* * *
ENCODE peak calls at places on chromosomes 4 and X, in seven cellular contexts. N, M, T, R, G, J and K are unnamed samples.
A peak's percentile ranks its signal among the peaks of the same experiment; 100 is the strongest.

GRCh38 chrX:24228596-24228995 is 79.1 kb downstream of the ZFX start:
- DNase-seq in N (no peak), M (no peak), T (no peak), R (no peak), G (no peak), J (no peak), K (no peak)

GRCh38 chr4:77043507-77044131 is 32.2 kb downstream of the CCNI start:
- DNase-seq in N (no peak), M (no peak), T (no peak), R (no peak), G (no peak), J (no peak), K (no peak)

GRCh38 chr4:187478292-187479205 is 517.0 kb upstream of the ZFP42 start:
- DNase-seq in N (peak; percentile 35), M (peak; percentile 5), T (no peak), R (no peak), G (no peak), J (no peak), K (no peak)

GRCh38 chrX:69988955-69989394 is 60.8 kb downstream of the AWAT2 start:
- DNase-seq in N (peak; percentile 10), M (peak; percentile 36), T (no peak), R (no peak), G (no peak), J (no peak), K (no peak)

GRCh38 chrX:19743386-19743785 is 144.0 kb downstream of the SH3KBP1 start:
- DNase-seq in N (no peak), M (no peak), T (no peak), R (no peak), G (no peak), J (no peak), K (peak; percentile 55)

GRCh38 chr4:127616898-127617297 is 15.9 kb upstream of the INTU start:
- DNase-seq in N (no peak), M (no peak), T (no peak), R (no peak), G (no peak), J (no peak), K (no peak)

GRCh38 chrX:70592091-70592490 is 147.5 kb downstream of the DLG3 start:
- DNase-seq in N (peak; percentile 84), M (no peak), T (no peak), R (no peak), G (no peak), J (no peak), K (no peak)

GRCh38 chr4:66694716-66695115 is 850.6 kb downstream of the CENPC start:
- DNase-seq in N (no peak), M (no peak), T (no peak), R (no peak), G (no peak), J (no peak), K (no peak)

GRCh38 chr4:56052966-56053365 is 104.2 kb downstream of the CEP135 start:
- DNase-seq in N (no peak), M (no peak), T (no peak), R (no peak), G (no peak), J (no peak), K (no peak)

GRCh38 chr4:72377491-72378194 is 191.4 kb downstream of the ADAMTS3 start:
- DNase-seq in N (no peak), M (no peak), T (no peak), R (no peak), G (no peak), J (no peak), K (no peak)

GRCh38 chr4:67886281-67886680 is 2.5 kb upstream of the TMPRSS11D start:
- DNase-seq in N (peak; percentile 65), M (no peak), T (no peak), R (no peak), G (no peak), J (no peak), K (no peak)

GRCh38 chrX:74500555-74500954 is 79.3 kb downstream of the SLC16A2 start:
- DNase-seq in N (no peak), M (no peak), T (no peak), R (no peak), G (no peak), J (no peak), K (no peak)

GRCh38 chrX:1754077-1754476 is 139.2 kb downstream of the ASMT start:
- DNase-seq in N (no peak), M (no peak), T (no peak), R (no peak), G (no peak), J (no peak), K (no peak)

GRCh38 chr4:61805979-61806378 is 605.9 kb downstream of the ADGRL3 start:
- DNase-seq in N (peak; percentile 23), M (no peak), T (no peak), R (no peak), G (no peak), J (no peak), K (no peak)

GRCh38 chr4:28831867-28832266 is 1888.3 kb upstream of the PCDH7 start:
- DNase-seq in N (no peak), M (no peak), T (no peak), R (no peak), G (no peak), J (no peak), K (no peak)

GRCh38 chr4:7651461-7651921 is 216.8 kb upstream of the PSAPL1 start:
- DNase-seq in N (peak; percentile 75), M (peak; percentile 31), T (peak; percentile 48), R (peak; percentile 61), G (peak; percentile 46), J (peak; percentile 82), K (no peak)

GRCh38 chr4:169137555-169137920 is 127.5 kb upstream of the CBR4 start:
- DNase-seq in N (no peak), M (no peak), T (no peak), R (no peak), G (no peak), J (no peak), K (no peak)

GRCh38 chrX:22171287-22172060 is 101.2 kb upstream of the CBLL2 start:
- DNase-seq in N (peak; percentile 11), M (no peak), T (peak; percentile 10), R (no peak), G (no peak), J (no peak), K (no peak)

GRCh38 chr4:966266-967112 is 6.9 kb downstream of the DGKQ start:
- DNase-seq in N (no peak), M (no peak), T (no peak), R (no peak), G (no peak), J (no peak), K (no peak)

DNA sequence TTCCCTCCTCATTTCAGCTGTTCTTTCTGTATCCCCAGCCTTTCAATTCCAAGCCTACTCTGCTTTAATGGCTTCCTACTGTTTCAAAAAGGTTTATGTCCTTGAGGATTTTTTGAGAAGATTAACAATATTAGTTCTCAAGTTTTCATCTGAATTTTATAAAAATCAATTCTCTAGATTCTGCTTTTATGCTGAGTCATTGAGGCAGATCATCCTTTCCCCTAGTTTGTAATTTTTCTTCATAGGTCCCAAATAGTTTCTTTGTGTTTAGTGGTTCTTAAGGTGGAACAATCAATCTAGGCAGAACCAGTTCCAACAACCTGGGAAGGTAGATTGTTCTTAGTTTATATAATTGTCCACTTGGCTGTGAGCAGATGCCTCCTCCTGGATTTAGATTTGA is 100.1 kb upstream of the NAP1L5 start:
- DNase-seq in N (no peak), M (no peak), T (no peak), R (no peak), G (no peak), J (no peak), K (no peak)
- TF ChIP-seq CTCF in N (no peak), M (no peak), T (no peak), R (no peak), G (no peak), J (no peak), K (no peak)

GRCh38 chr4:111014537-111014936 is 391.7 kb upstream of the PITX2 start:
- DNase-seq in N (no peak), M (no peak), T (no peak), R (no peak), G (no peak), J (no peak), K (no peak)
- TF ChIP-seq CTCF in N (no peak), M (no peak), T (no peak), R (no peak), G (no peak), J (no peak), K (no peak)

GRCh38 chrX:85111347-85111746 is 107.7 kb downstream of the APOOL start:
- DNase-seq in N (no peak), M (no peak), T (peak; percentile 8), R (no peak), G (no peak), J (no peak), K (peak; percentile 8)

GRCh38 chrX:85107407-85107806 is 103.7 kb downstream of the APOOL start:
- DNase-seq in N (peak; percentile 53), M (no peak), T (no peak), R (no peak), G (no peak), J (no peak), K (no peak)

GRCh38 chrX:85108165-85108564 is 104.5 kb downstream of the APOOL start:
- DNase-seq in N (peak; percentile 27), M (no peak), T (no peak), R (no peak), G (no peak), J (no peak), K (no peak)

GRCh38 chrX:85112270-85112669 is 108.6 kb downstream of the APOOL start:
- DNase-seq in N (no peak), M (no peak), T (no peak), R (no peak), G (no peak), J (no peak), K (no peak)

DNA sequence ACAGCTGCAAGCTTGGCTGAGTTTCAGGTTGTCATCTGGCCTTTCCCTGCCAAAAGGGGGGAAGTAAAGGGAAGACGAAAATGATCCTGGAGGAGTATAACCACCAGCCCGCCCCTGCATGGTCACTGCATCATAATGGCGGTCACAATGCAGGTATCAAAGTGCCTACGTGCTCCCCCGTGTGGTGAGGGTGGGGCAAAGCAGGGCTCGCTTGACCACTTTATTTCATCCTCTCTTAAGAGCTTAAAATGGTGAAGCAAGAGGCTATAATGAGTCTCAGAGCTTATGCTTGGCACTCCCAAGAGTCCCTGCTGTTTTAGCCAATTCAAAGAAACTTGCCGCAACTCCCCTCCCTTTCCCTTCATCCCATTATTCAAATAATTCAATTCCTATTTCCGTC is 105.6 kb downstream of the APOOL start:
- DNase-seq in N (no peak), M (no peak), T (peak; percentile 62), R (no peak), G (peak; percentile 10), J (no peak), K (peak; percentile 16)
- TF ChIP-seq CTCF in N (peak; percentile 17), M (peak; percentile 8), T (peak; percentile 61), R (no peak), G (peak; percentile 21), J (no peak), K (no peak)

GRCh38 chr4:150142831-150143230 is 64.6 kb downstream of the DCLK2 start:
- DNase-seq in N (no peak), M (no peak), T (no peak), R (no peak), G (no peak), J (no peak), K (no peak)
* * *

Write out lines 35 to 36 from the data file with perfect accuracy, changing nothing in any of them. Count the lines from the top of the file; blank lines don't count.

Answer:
GRCh38 chr4:169137555-169137920 is 127.5 kb upstream of the CBR4 start:
- DNase-seq in N (no peak), M (no peak), T (no peak), R (no peak), G (no peak), J (no peak), K (no peak)